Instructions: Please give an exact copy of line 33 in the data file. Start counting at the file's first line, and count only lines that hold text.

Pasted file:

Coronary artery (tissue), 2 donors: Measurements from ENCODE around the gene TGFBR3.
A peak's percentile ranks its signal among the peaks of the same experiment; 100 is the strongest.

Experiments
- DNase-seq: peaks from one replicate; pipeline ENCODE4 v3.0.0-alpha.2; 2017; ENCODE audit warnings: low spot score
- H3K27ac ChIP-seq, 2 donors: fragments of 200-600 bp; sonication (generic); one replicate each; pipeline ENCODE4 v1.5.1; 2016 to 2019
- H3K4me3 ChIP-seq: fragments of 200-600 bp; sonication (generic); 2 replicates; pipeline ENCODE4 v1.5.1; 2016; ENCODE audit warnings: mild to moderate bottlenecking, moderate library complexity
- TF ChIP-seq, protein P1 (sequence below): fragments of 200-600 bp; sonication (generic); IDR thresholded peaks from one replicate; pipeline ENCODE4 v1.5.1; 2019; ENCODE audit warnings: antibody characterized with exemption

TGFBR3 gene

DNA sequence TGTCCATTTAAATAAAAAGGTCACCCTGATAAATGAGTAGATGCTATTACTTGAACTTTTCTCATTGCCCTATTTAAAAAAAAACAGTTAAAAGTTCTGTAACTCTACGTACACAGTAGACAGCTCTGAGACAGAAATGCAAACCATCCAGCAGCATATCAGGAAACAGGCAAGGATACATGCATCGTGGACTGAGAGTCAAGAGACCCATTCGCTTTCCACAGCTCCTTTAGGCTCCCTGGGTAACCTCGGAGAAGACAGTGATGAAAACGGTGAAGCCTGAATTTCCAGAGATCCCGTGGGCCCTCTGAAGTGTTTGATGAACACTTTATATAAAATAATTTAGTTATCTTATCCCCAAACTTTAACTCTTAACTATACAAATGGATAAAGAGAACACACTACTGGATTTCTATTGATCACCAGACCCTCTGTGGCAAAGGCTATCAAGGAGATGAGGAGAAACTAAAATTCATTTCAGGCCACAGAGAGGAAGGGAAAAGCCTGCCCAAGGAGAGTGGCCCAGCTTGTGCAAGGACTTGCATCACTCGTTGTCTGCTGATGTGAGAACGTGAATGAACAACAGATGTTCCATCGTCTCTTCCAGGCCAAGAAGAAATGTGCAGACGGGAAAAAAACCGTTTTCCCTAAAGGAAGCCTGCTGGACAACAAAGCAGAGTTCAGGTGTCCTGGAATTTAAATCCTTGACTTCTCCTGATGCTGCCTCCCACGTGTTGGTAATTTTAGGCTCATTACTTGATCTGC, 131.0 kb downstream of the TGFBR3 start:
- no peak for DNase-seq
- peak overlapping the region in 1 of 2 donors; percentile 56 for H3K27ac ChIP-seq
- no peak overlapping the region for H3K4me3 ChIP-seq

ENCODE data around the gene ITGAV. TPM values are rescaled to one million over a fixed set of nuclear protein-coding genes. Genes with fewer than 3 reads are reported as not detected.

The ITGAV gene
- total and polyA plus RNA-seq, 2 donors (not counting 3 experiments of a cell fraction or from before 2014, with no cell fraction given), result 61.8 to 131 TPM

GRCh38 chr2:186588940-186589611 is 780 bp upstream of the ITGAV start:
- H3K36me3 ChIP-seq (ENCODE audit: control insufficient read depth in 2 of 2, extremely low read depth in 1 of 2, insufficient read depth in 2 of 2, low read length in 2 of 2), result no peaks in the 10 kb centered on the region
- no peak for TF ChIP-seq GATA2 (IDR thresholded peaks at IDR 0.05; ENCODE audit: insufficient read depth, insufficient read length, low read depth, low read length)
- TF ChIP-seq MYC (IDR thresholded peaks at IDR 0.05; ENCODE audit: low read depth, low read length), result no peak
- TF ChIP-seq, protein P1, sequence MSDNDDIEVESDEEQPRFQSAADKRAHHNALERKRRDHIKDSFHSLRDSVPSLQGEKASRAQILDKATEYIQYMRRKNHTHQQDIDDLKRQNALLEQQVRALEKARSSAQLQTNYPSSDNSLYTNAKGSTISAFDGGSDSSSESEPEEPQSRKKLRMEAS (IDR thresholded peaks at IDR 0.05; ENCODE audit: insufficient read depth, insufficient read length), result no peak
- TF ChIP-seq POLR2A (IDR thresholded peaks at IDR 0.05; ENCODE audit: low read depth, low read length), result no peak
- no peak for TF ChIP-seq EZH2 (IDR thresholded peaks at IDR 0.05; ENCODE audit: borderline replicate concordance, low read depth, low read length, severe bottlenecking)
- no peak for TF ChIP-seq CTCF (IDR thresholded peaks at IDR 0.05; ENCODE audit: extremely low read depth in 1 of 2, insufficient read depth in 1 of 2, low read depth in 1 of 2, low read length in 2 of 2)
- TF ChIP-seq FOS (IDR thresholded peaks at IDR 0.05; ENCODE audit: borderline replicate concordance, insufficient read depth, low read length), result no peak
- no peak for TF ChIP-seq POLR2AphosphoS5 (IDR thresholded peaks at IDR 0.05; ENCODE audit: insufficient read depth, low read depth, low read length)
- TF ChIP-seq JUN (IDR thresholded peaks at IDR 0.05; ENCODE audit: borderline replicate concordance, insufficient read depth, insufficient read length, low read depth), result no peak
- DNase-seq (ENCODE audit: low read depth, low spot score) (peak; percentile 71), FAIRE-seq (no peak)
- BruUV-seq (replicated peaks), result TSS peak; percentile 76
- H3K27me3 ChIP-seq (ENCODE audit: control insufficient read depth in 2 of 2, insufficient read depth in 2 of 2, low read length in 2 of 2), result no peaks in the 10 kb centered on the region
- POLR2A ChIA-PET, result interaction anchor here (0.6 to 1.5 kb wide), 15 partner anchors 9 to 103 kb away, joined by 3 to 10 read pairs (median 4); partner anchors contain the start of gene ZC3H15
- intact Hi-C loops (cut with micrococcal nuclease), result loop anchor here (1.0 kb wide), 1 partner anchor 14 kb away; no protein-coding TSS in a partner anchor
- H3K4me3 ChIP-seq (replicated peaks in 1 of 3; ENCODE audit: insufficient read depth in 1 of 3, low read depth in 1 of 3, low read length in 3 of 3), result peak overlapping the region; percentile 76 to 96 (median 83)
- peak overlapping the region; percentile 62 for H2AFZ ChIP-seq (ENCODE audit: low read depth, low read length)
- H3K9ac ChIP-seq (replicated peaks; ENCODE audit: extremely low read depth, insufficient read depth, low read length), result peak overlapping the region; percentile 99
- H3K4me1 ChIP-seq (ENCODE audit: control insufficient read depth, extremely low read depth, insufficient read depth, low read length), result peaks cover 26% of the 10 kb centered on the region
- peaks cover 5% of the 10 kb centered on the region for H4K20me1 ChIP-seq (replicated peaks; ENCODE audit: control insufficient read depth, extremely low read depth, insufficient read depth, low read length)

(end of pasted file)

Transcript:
- peak overlapping the region; percentile 62 for H2AFZ ChIP-seq (ENCODE audit: low read depth, low read length)